Sandra Myrna Díaz (Bell Ville, Argentina, 27th October 1961) graduated with a degree in Biology from the National University of Córdoba (Argentina) in 1984, obtaining her PhD from the same university in 1989. Between 1985 and 1991, she was a research fellow at the Centre for Ecology and Renewable Natural Resources at the aforementioned university and subsequently joined the University of Sheffield (UK) as a postdoctoral research associate. She returned to the University of Córdoba in 1993, where, among other posts, she is Professor of Community and Ecosystem Ecology and a senior researcher at the Multidisciplinary Institute of Plant Biology (IMBIV-CONICET). She has also participated in reports and activities carried out by both the Intergovernmental Panel on Climate Change and the International Convention on Biological Diversity.

Specializing in botany and considered a reference figure in the field of ecology, she has participated in the development of a methodological tool to quantify the effects and benefits of plant biodiversity and the plant ecology of ecosystems and their exploitation for fuel, materials, medicines, dyes, food, water protection and other contributions, as well as the role of biodiversity in counteracting global change, for example, through atmospheric carbon sequestration.

She is an elected member of the United States National Academy of Sciences and the French Academy of Sciences, as well as an elected Foreign Member of The Royal Society (2011 Prince of Asturias Award for Communication and Humanities), among other institutions. She has received numerous awards, most notably including the Platinum Konex Prizes in Biology and Ecology, the Zayed International Prize for the Environment, the Bernardo Houssay Award and the Ramon Margalef Prize in Ecology. According to Google Scholar, her publications have been cited more than 40 000 times, with an h-index of 81.

As stated in the Regulations, the Princess of Asturias Awards are aimed at rewarding “the scientific, technical, cultural, social and humanitarian work carried out at an international level by individuals, institutions or groups of individuals or institutions”. In keeping with these principles, the Princess of Asturias Award for Technical and Scientific Research shall be aimed at recognizing “the work of fostering and advancing research in the field of mathematics, astronomy and astrophysics, physics, chemistry, life sciences, medical sciences, earth and space sciences or technological sciences, including those disciplines corresponding to each of these fields as well as their related technologies.”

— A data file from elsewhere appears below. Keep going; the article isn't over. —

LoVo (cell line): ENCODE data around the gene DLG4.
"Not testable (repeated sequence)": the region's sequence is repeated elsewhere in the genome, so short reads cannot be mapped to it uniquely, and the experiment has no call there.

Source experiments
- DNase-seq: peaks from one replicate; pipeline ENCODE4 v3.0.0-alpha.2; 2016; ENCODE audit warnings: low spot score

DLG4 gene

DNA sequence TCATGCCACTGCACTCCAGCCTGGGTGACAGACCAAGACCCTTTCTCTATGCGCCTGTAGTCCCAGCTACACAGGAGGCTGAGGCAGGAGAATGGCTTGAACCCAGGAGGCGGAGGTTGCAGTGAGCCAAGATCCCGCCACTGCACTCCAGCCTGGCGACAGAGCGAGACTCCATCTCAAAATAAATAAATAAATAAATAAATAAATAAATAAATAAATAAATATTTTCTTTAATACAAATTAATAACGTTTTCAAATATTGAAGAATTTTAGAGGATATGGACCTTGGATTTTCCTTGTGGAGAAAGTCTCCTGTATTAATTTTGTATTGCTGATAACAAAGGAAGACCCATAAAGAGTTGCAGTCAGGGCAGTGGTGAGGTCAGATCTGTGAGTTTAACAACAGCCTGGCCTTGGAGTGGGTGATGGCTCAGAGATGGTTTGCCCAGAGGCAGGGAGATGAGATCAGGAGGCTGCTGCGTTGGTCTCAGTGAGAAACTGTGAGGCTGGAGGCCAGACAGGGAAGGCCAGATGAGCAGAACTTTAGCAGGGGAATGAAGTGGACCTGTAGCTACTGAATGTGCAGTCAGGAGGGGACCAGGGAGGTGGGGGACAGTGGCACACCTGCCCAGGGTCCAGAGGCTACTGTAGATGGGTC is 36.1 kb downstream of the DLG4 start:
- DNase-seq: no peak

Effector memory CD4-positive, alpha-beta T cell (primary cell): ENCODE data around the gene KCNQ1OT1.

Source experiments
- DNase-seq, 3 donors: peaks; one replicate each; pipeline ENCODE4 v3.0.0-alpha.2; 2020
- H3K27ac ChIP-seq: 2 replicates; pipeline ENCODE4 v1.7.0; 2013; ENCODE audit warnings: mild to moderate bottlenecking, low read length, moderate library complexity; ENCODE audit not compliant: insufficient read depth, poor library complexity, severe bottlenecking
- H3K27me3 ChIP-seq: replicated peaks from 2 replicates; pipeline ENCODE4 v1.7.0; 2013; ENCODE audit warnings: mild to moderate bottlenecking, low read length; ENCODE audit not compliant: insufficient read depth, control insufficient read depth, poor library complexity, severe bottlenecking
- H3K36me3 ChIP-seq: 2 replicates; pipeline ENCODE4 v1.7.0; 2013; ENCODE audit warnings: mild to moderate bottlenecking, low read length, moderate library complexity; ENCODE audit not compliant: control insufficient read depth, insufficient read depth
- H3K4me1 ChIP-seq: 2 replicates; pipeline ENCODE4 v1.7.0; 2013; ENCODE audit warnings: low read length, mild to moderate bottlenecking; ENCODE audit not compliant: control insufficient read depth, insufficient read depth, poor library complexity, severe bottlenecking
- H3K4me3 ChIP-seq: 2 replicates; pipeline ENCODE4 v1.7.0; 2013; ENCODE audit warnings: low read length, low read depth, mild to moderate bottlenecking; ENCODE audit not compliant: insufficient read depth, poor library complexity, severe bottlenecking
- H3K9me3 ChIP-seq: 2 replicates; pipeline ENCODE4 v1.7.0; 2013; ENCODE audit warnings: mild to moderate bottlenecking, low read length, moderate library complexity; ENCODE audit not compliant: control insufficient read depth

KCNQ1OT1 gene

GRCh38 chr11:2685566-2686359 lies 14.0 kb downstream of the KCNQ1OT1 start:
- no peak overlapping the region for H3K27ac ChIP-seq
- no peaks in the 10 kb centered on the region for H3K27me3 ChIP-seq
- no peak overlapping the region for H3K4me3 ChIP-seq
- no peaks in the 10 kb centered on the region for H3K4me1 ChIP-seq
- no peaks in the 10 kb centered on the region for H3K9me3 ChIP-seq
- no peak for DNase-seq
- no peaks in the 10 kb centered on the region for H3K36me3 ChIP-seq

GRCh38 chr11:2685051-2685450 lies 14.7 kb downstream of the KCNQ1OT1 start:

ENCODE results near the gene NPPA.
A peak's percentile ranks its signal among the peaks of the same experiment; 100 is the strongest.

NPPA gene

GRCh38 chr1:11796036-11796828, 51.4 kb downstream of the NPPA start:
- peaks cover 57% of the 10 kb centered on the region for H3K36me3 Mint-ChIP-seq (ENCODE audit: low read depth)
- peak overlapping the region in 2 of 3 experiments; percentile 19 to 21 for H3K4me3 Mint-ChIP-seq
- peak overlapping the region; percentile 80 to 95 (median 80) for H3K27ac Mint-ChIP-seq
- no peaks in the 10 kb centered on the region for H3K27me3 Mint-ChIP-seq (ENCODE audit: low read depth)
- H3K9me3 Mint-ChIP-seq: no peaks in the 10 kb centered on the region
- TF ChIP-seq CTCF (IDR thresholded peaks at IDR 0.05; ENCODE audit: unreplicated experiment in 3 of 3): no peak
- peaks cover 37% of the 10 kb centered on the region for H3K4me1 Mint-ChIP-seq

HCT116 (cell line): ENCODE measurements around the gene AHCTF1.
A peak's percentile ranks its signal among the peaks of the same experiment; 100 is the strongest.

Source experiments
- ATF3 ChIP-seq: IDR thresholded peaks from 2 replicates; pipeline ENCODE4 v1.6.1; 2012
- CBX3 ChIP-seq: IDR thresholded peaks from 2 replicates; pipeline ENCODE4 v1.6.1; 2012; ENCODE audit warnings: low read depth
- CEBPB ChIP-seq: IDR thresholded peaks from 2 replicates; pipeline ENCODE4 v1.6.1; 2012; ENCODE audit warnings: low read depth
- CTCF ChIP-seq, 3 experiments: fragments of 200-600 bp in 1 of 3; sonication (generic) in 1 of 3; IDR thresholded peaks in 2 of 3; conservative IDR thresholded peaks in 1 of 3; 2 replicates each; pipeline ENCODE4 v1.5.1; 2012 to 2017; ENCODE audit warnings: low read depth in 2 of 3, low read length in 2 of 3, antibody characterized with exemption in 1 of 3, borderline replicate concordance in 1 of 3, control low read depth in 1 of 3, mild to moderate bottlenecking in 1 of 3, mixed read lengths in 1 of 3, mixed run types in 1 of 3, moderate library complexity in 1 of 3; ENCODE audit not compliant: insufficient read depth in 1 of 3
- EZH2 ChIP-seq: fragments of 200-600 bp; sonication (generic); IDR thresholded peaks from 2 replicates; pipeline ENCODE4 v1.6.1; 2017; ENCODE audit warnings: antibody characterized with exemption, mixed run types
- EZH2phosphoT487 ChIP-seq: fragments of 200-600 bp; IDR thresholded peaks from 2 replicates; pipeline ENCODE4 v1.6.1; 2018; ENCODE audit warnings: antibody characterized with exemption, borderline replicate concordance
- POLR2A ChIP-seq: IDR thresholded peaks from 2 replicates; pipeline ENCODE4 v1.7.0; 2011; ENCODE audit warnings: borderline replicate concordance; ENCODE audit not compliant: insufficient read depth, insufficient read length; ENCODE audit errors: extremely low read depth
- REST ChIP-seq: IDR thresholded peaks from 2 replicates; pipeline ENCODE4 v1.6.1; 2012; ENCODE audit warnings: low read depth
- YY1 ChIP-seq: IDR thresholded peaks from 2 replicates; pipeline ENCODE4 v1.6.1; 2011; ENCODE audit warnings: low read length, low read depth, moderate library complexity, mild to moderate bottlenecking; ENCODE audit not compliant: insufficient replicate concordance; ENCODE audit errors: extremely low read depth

This year, a total of 46 candidates from 23 different countries were nominated for the award.

This is the seventh of eight Princess of Asturias Awards to be bestowed this year, now in their thirty-ninth edition. Previously, the Princess of Asturias Award for the Arts went to theatre director Peter Brook, the Princess of Asturias Awards for Communication and Humanities to The Prado Museum (Museo Nacional del Prado), the Princess of Asturias Award for International Cooperation was granted to Salman Khan and the Khan Academy, the Princess of Asturias Award for Sports went to skier Lindsey Vonn, the Princess of Asturias Award for Literature was conferred on writer Siri Hustvedt, while the Princess of Asturias Award for Social Sciences went to sociologist Alejandro Portes.

The Princess of Asturias Award for Concord will be announced next week.

Each of the Princess of Asturias Awards comprises a Joan Miró sculpture representing and symbolizing the Awards, a cash prize of 50,000 euros, a diploma and an insignia. The awards will be presented in the autumn in Oviedo at a solemn ceremony presided over by TM The King and Queen of Spain.